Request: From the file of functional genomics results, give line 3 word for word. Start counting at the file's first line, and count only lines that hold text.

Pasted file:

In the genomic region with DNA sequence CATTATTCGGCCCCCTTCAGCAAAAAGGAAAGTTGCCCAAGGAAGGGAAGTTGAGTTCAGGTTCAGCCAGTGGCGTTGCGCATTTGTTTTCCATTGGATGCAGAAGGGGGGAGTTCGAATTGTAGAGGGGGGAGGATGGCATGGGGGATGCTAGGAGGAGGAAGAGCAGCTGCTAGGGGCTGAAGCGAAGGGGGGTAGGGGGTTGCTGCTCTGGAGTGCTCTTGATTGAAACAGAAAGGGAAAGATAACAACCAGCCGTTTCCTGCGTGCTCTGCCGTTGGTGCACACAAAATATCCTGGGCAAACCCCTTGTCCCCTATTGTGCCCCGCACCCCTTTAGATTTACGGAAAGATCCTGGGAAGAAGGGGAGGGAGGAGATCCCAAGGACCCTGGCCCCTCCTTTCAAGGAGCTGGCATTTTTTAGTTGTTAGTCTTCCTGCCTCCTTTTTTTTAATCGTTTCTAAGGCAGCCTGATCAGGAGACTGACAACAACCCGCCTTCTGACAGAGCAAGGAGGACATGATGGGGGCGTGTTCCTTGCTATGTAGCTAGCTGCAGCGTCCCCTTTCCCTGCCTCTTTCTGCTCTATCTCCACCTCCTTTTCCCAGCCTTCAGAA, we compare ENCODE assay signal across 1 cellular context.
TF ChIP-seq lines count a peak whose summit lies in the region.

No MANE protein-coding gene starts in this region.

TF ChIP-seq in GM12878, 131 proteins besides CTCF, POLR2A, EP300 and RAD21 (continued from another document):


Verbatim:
No MANE protein-coding gene starts in this region.